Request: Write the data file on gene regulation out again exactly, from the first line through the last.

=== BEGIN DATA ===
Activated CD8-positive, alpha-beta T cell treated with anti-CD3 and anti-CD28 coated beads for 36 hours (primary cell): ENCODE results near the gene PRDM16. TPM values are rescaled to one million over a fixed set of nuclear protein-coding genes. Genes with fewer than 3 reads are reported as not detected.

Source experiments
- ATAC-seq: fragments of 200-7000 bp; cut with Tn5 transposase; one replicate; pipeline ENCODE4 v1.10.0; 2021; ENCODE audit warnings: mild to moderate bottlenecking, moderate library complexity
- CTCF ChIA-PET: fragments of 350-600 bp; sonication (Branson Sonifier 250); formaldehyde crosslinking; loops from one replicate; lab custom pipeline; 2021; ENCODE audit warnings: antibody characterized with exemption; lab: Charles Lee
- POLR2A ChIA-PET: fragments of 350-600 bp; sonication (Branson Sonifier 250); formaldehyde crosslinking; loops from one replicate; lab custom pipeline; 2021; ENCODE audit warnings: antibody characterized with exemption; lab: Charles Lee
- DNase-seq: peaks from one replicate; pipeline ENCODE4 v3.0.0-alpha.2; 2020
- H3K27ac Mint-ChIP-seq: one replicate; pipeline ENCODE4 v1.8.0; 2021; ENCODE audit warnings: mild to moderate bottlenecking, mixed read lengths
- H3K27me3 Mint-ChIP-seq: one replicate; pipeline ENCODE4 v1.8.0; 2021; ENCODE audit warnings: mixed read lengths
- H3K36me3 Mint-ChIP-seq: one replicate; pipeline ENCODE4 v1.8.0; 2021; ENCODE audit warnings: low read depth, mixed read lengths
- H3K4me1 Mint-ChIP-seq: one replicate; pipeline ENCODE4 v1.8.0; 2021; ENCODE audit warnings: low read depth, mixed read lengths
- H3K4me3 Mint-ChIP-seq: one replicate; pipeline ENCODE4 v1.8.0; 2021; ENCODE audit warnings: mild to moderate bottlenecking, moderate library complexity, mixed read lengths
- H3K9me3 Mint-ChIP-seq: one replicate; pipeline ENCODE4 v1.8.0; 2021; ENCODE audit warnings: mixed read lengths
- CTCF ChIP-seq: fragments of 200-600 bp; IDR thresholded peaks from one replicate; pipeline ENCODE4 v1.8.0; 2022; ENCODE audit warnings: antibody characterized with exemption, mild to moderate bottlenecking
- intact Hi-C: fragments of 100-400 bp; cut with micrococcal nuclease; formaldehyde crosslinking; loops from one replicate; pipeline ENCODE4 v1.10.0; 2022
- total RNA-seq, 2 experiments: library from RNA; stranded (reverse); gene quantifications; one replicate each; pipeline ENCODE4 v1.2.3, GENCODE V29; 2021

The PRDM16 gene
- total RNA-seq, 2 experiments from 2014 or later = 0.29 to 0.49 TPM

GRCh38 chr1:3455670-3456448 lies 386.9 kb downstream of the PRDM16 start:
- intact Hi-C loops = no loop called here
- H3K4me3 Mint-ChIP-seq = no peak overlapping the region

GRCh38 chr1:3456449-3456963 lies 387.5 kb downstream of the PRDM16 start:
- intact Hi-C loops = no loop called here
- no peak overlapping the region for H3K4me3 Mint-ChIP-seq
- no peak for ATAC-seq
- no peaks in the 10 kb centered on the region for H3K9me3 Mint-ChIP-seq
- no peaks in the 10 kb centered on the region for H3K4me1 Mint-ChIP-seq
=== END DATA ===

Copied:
Activated CD8-positive, alpha-beta T cell treated with anti-CD3 and anti-CD28 coated beads for 36 hours (primary cell): ENCODE results near the gene PRDM16. TPM values are rescaled to one million over a fixed set of nuclear protein-coding genes. Genes with fewer than 3 reads are reported as not detected.

Source experiments
- ATAC-seq: fragments of 200-7000 bp; cut with Tn5 transposase; one replicate; pipeline ENCODE4 v1.10.0; 2021; ENCODE audit warnings: mild to moderate bottlenecking, moderate library complexity
- CTCF ChIA-PET: fragments of 350-600 bp; sonication (Branson Sonifier 250); formaldehyde crosslinking; loops from one replicate; lab custom pipeline; 2021; ENCODE audit warnings: antibody characterized with exemption; lab: Charles Lee
- POLR2A ChIA-PET: fragments of 350-600 bp; sonication (Branson Sonifier 250); formaldehyde crosslinking; loops from one replicate; lab custom pipeline; 2021; ENCODE audit warnings: antibody characterized with exemption; lab: Charles Lee
- DNase-seq: peaks from one replicate; pipeline ENCODE4 v3.0.0-alpha.2; 2020
- H3K27ac Mint-ChIP-seq: one replicate; pipeline ENCODE4 v1.8.0; 2021; ENCODE audit warnings: mild to moderate bottlenecking, mixed read lengths
- H3K27me3 Mint-ChIP-seq: one replicate; pipeline ENCODE4 v1.8.0; 2021; ENCODE audit warnings: mixed read lengths
- H3K36me3 Mint-ChIP-seq: one replicate; pipeline ENCODE4 v1.8.0; 2021; ENCODE audit warnings: low read depth, mixed read lengths
- H3K4me1 Mint-ChIP-seq: one replicate; pipeline ENCODE4 v1.8.0; 2021; ENCODE audit warnings: low read depth, mixed read lengths
- H3K4me3 Mint-ChIP-seq: one replicate; pipeline ENCODE4 v1.8.0; 2021; ENCODE audit warnings: mild to moderate bottlenecking, moderate library complexity, mixed read lengths
- H3K9me3 Mint-ChIP-seq: one replicate; pipeline ENCODE4 v1.8.0; 2021; ENCODE audit warnings: mixed read lengths
- CTCF ChIP-seq: fragments of 200-600 bp; IDR thresholded peaks from one replicate; pipeline ENCODE4 v1.8.0; 2022; ENCODE audit warnings: antibody characterized with exemption, mild to moderate bottlenecking
- intact Hi-C: fragments of 100-400 bp; cut with micrococcal nuclease; formaldehyde crosslinking; loops from one replicate; pipeline ENCODE4 v1.10.0; 2022
- total RNA-seq, 2 experiments: library from RNA; stranded (reverse); gene quantifications; one replicate each; pipeline ENCODE4 v1.2.3, GENCODE V29; 2021

The PRDM16 gene
- total RNA-seq, 2 experiments from 2014 or later = 0.29 to 0.49 TPM

GRCh38 chr1:3455670-3456448 lies 386.9 kb downstream of the PRDM16 start:
- intact Hi-C loops = no loop called here
- H3K4me3 Mint-ChIP-seq = no peak overlapping the region

GRCh38 chr1:3456449-3456963 lies 387.5 kb downstream of the PRDM16 start:
- intact Hi-C loops = no loop called here
- no peak overlapping the region for H3K4me3 Mint-ChIP-seq
- no peak for ATAC-seq
- no peaks in the 10 kb centered on the region for H3K9me3 Mint-ChIP-seq
- no peaks in the 10 kb centered on the region for H3K4me1 Mint-ChIP-seq